Purpose/objectives: To review the state of the science on sleep/wake disturbances in people with cancer and their caregivers.
Data sources: Published articles, books and book chapters, conference proceedings, and MEDLINE, the Cumulative Index to Nursing and Allied Health Literature, PsycINFO, and the Cochrane Library computerized databases.
Data synthesis: Scientists have initiated studies on the prevalence of sleep/wake disturbances and the etiology of sleep disturbances specific to cancer. Measurement has been limited by lack of clear definitions of sleep/wake variables, use of a variety of instruments, and inconsistent reporting of sleep parameters. Findings related to use of nonpharmacologic interventions were limited to 20 studies, and the quality of the evidence remains poor. Few pharmacologic approaches have been studied, and evidence for use of herbal and complementary supplements is almost nonexistent.
Conclusions: Current knowledge indicates that sleep/wake disturbances are prevalent in cancer populations. Few instruments have been validated in this population. Nonpharmacologic interventions show positive outcomes, but design issues and small samples limit generalizability. Little is known regarding use of pharmacologic and herbal and complementary supplements and potential adverse outcomes or interactions with cancer therapies.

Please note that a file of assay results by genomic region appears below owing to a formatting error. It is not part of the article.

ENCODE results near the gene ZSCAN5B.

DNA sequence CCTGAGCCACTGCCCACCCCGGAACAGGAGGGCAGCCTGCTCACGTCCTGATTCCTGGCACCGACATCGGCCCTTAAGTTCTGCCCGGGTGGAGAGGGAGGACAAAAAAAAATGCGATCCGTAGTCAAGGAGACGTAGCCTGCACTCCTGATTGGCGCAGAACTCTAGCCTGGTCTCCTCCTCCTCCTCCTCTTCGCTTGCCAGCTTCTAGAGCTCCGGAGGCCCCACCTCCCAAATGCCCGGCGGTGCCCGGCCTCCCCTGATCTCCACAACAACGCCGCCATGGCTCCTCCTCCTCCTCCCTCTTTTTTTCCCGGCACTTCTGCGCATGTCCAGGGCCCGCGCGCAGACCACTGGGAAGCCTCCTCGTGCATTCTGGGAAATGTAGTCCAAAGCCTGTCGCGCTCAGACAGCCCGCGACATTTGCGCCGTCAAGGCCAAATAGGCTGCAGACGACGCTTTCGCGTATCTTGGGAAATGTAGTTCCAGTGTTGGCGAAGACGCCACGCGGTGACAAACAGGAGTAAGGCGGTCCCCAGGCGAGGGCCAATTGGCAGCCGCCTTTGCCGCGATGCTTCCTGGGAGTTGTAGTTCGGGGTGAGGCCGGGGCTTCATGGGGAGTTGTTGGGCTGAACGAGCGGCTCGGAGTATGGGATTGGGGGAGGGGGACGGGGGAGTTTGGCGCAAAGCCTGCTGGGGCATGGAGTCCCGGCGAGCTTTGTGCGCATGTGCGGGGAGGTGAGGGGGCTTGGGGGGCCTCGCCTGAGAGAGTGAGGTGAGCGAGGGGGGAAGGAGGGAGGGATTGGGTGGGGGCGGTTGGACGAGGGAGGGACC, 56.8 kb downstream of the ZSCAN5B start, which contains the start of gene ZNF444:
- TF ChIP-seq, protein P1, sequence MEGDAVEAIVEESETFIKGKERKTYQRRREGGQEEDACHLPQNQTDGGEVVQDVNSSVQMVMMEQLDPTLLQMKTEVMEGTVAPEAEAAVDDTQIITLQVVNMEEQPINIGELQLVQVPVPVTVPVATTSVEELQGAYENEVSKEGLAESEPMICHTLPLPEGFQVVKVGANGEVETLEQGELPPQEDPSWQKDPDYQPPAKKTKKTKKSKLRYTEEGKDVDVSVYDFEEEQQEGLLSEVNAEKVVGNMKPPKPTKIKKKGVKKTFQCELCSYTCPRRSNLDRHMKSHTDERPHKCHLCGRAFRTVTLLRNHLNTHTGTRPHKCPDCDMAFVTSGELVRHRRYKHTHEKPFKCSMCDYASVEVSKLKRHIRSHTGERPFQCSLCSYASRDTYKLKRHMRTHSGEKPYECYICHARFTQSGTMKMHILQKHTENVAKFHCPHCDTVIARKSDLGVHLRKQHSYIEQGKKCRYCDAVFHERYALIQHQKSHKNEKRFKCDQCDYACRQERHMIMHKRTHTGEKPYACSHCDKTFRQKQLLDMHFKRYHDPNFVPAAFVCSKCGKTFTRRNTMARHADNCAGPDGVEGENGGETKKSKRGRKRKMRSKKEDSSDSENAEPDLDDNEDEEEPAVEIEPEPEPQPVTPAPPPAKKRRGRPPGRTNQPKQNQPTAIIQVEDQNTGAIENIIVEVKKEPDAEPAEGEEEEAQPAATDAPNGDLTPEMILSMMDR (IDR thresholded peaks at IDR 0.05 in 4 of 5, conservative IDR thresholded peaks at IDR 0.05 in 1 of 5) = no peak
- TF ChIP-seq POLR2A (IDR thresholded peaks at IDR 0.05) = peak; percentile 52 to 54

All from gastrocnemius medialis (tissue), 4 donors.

Implications for nursing: All patients and caregivers need initial and ongoing screening for sleep/wake disturbances. When disturbed sleep/wakefulness is evident, further assessment and treatment are warranted. Nursing educational programs should include content regarding healthy and disrupted sleep/wake patterns. Research on sleep/wake disturbances in people with cancer should have high priority.